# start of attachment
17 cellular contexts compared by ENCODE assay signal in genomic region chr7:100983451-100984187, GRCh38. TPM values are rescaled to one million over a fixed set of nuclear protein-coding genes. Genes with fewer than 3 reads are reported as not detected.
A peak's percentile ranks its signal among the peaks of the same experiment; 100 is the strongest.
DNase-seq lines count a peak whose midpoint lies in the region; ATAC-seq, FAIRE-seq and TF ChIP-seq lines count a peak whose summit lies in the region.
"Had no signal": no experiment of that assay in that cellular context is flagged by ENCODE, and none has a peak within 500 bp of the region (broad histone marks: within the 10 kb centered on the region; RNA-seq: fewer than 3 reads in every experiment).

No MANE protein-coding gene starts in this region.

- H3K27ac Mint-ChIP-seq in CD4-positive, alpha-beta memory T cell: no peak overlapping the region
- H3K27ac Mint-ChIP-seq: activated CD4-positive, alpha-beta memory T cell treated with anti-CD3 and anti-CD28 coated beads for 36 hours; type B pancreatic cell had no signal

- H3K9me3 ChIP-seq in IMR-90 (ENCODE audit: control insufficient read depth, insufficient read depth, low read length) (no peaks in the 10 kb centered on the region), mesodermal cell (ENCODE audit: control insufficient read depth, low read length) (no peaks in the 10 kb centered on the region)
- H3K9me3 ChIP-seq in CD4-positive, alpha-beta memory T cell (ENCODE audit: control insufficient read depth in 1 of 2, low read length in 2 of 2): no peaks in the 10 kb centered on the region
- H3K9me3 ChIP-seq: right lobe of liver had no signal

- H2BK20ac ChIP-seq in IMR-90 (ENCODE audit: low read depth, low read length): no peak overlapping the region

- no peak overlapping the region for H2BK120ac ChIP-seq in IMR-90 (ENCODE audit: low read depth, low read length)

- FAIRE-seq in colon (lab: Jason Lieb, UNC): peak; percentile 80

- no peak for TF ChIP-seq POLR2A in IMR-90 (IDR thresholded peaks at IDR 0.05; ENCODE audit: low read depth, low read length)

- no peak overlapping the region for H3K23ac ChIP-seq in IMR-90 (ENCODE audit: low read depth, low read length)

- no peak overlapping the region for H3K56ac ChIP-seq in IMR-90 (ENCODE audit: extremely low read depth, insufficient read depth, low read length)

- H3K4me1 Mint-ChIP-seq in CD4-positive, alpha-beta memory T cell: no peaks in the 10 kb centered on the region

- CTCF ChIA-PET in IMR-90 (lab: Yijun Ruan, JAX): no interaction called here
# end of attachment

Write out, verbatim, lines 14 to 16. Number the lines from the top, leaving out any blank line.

- no peak for TF ChIP-seq POLR2A in IMR-90 (IDR thresholded peaks at IDR 0.05; ENCODE audit: low read depth, low read length)

- no peak overlapping the region for H3K23ac ChIP-seq in IMR-90 (ENCODE audit: low read depth, low read length)

- no peak overlapping the region for H3K56ac ChIP-seq in IMR-90 (ENCODE audit: extremely low read depth, insufficient read depth, low read length)